sled push

sled push

Tuesday, January 20, 2015

WODism For Autism, the Beginning

About five years ago I went to an event hosted by Sean Dickson (owner of  Riverchase CrossFit). This event was called Backpack for Buddies and was held at a local park on a Saturday afternoon.

Sean and a select few set up a tent and then did a day-long, grueling workout as people came by to watch and make donations for this charity. My three boys were caught up in it also, very proud of their donations as they handed each can of vegetables one at a time to the lady who was collecting them.  It was obvious to me that my youngest two wanted to jump in and start working out with them. They watched with respect as these strong guys worked through their grinding workout for a good cause and as I stood there next to them, I was inspired.

I spent the whole drive home in deep thought, my mind going a thousand miles an hour. The more I thought about it the more I realized that I could do something like this, too. I was energized! I had an idea and I couldn't wait to get home and tell my husband about it.

See, my oldest son, Taylor, has high functioning autism. He is now 17 years-old, and the resources available to him today are many, but when he was a toddler and I was a young mom, there were not many at all. No "internet highway" for me to find everything we needed for Taylor. There were many long days in the beginning that we felt like we were on our own, treading water. I am grateful to say that we found the perfect school for him with amazing teachers and therapist but I know that this is not the story for a lot of families. I wanted to help.

Taylor started CrossFit Kids not long after I began CrossFit in 2010 and he did really, really well at it. He really seemed to like it and I felt like I had finally found something for him that would keep him active, and more importantly to me, engaged with his peers.

On the drive home from Backpack for Buddies that day, I started to envision it. I could combine my love for CrossFit and my desire to help other families who are living with autism. I  decided that I wanted to create an event, similar to the one Sean had hosted with the big difference being that anyone could participate in it. An event that would introduce CrossFit to children and adults with autism or other special needs and as a result raise money for our local Autism charity.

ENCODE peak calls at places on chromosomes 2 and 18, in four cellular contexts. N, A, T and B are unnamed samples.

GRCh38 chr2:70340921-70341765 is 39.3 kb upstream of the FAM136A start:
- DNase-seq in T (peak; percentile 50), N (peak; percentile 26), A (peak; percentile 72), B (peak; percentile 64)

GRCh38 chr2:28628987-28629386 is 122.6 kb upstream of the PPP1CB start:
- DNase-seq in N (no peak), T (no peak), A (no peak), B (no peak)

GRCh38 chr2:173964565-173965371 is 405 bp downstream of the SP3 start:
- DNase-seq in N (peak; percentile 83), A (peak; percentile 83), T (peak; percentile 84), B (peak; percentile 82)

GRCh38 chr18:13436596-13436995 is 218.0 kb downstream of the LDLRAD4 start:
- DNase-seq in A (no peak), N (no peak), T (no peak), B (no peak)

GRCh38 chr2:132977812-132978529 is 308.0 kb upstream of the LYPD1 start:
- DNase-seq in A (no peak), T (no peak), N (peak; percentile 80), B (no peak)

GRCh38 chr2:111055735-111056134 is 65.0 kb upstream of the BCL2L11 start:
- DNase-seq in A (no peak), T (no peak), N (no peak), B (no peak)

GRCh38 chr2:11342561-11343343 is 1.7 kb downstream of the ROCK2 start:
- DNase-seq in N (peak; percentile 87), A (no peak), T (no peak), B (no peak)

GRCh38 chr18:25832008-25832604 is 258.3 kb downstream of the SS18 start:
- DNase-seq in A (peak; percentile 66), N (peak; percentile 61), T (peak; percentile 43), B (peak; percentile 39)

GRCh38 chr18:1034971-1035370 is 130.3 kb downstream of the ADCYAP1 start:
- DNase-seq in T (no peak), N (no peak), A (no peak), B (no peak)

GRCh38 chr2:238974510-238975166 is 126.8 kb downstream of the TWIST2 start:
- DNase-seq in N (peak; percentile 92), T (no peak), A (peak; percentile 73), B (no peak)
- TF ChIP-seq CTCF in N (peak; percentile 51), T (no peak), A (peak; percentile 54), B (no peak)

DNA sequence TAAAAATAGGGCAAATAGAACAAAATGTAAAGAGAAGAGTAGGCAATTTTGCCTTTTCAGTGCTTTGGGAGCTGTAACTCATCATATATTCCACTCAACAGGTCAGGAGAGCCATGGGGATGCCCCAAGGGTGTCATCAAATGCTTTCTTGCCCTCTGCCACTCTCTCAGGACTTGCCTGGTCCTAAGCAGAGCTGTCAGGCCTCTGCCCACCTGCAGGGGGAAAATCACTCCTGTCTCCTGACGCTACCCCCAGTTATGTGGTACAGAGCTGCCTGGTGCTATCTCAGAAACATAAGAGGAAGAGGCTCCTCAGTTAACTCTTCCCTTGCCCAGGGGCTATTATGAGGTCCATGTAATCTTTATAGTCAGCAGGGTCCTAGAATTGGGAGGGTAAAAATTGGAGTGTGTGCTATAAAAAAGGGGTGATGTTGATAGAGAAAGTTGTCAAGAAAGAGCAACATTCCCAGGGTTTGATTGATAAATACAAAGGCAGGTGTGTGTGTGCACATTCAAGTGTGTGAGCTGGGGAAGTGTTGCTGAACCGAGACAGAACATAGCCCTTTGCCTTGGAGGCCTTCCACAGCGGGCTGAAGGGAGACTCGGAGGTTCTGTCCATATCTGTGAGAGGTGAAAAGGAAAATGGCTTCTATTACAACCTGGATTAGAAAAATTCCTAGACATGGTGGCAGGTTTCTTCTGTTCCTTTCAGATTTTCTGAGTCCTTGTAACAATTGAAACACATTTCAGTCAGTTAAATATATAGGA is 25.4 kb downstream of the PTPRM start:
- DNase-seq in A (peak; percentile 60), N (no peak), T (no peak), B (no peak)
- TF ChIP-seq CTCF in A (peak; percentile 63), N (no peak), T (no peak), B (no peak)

I had no idea where to even begin but I took a step out in faith and just went with it.I thought maybe we would raise a couple of thousand dollars, I really didn't know what to expect.

Taylor's favorite movements in CrossFit are the gymnastic movements. The idea was to create a workout in his honor using movements that he likes to do. I knew the perfect person to program the perfect WOD (Workout of the Day). I asked my friend, Jeff Tucker with GSX CrossFit and he was happy to help!

The event would be called WODism for Autism and the format was simple. Do the WOD, "Taylor", which is a short AMRAP (As many rounds as possible) and pay a donation to participate. If you just wanted to buy a t-shirt, the proceeds from those also went to the charity.

I think we had around 60-70 people participate that first year and we raised a little over $7,000. I was elated!

Since that first year, we have had hundreds of people come out to support WODism for Autism. In 2013 we year raised over $17,000 for the Autism Society of Alabama.

This year will mark the fourth year for the WODism for Autism and I can't wait to see what we will achieve this year. Our charity this year is KultureCity and they are making a huge difference in so many lives! Taylor looks forward to WODism for Autism every year now. He marks it down on the calendar as soon as we hang up the new yearly calendar for him.

WODism for Autism is close to my heart. Every year, my cup runneth over but I know that there is no way any of this could be pulled off without all the amazing people that put in their time to help and support it. I am surrounded by so many incredible people with enormous hearts!

I learned some very important things through this little journey.

The CrossFit Community is AMAZING!

People WANT to make a difference.

Autism touches the lives of just about every person you and I know.

Watching a child with special needs, ANY special needs, participate in a group event like this and seeing the smiles on their faces makes it all worth it.

No comments:

Post a Comment